“Love never says it is enough”  is complemented by another saying of St. Marie Eugenie, namely,  “Our life must be a constant ‘yes’ to God.”  We are called to constantly seek God and His will in the daily and the ordinary.  This means that we must not only make time for prayer where we focus on God, on spiritual things, and on the favors we want to ask from HIm;   we need to build and nurture a prayer life that is rooted in a vibrant relationship with God.  WeLISTEN to Him and fall in love with Him because He is LOVE HIMSELF, and realize thatten minutes with Him is never really enough!

When we look at JESUS who fed thousands of hungry people, taught them tirelessly about the Reign of God, healed the sick and touched the lepers, restoring them to their proper place in society; when He forgave sinners and dined with tax collectors, making them all feel they were PERSONS and that they belonged to the Kingdom without exception; when He chose ordinary, unschooled men whom He loved as brothers and to whom He entrusted the mission…all that would have been the achievement of a lifetime, but “love never says it is enough”.  Not everyone was pleased with Jesus.  Those in authority  were scandalized by the WAY and the DEGREE to which He loved the people they considered detestable. Most of all, they were gravely insulted when Jesus cleansed the Temple of the money-changers who were victimizing the poor with their corrupt practices and turning the house of God into a “den of thieves”. Those in authority were angered because they were part of the corruption.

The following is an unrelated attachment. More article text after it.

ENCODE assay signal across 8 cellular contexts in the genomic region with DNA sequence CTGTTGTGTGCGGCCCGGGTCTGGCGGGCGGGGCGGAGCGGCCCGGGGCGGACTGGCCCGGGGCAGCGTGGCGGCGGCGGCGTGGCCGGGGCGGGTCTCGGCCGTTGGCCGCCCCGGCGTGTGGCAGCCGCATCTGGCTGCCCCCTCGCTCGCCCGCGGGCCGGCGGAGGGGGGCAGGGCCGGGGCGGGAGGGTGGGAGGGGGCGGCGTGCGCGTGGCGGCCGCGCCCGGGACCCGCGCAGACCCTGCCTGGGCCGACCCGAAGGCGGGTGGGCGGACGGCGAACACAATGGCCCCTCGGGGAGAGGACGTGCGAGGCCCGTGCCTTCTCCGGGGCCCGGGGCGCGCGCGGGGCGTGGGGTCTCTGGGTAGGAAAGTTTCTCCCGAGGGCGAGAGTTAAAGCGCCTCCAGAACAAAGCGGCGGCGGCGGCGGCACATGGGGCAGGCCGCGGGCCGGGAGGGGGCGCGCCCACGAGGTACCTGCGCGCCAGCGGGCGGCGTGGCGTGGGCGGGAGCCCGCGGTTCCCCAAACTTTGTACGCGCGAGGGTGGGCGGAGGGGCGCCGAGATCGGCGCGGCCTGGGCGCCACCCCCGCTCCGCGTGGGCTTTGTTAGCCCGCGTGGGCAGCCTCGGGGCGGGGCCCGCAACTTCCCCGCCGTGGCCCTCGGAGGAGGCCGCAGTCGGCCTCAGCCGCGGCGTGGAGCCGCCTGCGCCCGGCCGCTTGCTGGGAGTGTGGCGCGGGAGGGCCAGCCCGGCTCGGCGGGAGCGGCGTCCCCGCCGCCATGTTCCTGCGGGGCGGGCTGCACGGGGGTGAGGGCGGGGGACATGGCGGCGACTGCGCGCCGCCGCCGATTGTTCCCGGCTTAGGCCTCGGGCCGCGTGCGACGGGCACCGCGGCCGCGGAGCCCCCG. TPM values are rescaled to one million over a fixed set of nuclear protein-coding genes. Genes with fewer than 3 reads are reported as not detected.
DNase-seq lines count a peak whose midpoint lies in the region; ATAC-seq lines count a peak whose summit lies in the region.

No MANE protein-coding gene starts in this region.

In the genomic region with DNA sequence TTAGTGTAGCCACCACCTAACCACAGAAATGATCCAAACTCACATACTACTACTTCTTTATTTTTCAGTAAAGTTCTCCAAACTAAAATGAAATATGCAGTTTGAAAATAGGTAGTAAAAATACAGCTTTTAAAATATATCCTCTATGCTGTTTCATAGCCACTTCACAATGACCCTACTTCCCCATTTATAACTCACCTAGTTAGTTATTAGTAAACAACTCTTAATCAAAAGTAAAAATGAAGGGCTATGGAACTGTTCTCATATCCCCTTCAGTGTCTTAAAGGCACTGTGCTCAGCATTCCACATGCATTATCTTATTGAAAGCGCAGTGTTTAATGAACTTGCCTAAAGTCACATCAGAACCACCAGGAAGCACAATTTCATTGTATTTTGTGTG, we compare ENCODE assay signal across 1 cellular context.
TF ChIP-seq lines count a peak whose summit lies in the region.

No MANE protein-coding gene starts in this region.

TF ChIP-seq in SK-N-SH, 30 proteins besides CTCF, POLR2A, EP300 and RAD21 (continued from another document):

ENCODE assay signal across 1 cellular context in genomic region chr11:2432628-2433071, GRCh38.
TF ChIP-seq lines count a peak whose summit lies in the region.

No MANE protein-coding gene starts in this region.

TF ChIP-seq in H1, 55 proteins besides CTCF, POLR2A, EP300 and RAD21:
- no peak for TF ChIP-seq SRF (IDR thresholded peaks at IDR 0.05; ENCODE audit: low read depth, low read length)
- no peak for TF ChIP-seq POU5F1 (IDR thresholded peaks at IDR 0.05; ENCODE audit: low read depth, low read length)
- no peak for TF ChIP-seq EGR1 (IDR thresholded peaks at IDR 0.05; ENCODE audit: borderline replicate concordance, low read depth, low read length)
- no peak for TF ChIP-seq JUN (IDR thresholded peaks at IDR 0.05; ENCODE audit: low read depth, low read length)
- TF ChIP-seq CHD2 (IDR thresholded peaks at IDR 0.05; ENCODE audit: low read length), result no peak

The rest is history.  It was not enough for Jesus to show God’s compassion through the good that he had done. Even in the darkness of spirit, He chose to be faithful to the Father and His mission of salvation.  He continued “to choose the Kingdom” and “refused to respond to sin with sin” (Rausch, SJ, Who Is Jesus?).   He freely accepted His death as part of His life and ministry.  Jesus was the perfect YES to God.